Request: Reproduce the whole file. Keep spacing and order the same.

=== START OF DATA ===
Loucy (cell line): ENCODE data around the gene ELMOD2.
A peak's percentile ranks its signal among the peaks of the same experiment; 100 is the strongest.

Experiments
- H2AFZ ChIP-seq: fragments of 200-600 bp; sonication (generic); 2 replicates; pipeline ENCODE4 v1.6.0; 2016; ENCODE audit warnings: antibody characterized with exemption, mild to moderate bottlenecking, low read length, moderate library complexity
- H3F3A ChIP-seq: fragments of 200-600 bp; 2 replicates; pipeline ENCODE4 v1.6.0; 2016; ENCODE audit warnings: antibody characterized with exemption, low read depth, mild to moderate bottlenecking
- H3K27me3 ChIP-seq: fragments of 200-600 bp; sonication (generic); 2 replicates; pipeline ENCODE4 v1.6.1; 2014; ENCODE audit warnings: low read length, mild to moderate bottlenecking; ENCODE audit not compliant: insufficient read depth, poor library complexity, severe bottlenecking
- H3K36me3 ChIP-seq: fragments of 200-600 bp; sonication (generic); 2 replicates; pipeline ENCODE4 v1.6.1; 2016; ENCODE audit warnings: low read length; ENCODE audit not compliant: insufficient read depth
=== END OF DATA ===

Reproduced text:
Loucy (cell line): ENCODE data around the gene ELMOD2.
A peak's percentile ranks its signal among the peaks of the same experiment; 100 is the strongest.

Experiments
- H2AFZ ChIP-seq: fragments of 200-600 bp; sonication (generic); 2 replicates; pipeline ENCODE4 v1.6.0; 2016; ENCODE audit warnings: antibody characterized with exemption, mild to moderate bottlenecking, low read length, moderate library complexity
- H3F3A ChIP-seq: fragments of 200-600 bp; 2 replicates; pipeline ENCODE4 v1.6.0; 2016; ENCODE audit warnings: antibody characterized with exemption, low read depth, mild to moderate bottlenecking
- H3K27me3 ChIP-seq: fragments of 200-600 bp; sonication (generic); 2 replicates; pipeline ENCODE4 v1.6.1; 2014; ENCODE audit warnings: low read length, mild to moderate bottlenecking; ENCODE audit not compliant: insufficient read depth, poor library complexity, severe bottlenecking
- H3K36me3 ChIP-seq: fragments of 200-600 bp; sonication (generic); 2 replicates; pipeline ENCODE4 v1.6.1; 2016; ENCODE audit warnings: low read length; ENCODE audit not compliant: insufficient read depth